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Originally posted on Nat Geo Education Blog:
The Clovis culture, which developed in North America about 13,000 years ago from populations originally from eastern Asia, appears to be the ancestor of all Native Americans. Geneticists sequenced DNA of the only known Clovis skeleton and found markers shared with indigenous people from North, Central, and South America. (Reuters)
The blue arrows on this map show the icy land bridge spanning “Beringia,” where populations from Asia migrated more than 14,000 years ago. Recent genetic analysis of the remains of a member of the 12,500-year-old Clovis culture revealed markers shared with Beringian populations in Siberia, as well as Native American populations such as the Maya.
Map by National Geographic
- Read the Reuters article, then look at our terrific map above. See if you can modify the map based on information found in the article. Use…
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Originally posted on History of the Town of Schaghticoke:
Why should we care about the War of 1812? Now the U.S. Civil War, that’s something else. We are in the midst of celebrating the 150th Anniversary of that great and horrible war. There are many reasons why that war was of immense importance to our nation and locality, and thousands of books have been written about it. Comparatively little research and writing has been done about the War of 1812. But it was of great importance to our nation, state, and locality.
The War of 1812 began after diplomacy failed to solve the problem of Great Britain interfering with American shipping, as the U.S. struggled to stay neutral while France (under Napoleon) and Great Britain were at war. America felt Great Britain had failed to respect her independence, and was also interfering with her westward expansion into the Ohio Valley. I was shocked to learn that the British continued…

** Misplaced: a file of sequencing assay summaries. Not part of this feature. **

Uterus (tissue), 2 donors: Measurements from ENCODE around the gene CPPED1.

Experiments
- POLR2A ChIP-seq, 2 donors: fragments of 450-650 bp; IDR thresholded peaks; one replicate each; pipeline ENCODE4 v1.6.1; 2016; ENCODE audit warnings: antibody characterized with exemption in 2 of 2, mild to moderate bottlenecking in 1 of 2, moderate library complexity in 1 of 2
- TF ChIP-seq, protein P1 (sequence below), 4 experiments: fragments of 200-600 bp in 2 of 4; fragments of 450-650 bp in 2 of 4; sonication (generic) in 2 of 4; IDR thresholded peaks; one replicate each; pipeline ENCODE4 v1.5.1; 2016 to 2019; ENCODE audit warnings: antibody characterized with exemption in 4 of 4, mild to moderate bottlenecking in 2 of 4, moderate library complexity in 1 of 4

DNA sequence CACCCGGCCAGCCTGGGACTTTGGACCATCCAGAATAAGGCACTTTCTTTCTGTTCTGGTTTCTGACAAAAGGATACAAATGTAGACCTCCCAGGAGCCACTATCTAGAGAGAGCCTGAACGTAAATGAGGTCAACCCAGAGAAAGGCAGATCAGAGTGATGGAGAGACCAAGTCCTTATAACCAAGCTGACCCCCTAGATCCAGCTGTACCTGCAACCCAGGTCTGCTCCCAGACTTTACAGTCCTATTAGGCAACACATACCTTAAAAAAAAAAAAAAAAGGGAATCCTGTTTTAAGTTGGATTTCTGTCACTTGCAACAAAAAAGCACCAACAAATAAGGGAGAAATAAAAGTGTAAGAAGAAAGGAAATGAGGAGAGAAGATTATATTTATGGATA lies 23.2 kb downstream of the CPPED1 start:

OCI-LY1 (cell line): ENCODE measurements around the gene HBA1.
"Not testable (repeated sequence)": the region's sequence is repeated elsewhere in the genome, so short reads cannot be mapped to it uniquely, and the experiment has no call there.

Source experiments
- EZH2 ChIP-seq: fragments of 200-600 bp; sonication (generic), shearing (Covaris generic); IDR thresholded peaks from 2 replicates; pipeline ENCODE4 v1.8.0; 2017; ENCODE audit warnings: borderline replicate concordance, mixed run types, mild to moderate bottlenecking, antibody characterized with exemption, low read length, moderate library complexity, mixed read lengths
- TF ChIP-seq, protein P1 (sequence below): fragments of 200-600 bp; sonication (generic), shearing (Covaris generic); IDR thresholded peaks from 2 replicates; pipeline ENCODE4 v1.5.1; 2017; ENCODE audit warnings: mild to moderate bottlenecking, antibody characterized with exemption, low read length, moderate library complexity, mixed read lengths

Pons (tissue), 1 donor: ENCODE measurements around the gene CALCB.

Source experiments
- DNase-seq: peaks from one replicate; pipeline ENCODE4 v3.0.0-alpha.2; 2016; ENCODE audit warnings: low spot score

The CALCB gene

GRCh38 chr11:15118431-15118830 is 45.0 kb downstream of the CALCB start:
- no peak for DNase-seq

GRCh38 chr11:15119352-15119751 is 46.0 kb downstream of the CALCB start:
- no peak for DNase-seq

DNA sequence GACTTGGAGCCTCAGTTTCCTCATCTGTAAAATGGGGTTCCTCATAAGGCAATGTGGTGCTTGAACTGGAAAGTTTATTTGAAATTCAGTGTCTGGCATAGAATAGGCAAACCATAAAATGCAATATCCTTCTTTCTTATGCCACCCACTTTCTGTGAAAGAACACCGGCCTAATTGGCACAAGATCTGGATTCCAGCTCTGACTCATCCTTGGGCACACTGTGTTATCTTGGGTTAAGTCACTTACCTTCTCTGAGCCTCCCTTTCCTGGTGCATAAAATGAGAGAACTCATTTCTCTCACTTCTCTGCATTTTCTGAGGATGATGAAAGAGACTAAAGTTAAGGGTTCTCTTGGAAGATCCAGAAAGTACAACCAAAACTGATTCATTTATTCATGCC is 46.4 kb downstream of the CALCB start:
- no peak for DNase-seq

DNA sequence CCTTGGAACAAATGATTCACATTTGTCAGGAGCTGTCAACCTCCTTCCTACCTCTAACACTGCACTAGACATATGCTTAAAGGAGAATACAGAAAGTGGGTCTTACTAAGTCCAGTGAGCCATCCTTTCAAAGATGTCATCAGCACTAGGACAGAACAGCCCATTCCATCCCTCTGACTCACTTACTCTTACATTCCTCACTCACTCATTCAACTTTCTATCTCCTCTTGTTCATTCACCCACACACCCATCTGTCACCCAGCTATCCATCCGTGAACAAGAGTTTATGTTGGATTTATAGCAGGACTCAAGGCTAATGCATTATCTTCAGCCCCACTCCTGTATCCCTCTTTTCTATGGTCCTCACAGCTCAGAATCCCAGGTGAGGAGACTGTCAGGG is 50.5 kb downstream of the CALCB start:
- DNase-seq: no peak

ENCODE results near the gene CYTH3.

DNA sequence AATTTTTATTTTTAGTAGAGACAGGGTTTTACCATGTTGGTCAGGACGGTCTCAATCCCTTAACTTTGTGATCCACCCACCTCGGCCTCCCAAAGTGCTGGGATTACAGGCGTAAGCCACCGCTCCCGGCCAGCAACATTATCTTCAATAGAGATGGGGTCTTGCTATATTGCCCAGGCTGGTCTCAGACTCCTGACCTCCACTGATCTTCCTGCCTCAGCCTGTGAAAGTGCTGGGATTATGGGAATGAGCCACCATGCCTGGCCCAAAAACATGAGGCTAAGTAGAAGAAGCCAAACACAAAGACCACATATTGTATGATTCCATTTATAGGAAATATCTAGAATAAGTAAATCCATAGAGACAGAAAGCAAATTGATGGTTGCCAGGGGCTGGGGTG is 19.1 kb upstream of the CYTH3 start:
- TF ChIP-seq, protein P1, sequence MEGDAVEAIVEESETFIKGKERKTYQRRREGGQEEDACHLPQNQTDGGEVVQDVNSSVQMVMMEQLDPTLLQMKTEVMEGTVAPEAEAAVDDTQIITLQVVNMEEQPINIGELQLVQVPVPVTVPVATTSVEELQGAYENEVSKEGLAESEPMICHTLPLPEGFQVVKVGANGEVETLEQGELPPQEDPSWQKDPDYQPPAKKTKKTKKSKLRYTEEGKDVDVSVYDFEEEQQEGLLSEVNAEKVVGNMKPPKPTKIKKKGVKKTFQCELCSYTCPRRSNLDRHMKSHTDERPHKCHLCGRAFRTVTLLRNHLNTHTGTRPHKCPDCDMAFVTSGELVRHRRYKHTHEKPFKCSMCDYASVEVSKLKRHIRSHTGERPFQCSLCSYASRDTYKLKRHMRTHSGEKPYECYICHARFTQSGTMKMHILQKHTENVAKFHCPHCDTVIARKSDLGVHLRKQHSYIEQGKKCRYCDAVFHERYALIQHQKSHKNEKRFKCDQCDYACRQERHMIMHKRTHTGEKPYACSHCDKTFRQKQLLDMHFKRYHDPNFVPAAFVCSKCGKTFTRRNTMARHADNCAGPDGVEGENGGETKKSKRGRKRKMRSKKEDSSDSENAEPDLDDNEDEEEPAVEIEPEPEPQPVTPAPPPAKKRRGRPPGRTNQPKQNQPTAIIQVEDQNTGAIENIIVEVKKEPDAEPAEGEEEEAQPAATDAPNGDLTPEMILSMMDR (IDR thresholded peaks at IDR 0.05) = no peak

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The 5th Annual Taino Awards was a large success bringing together Taino Nations from the United states and the Caribbean. It was designed to honor the first people that encountered Christopher Columbus. This years theme was Love, in this picture is Candy Warixi Soto and the 5th Annual Taino Award Statues.
The season for Powwows in New York is here, a Powwow is a Narragansett word for leader or gathering originally spelled. PAU WAU, it is a celebration of Native people coming together to dance, sing, honor and now compete in some fierce dance competitions, many are social and just have dancing including audience participation,
The Thunderbird Drummers and Dancers are going to celebrate their 5oth Anniversary at Queens Farm Museum in Floral Park Queens. Last Saturday in July 2013,
Stories of different events in American Indian History.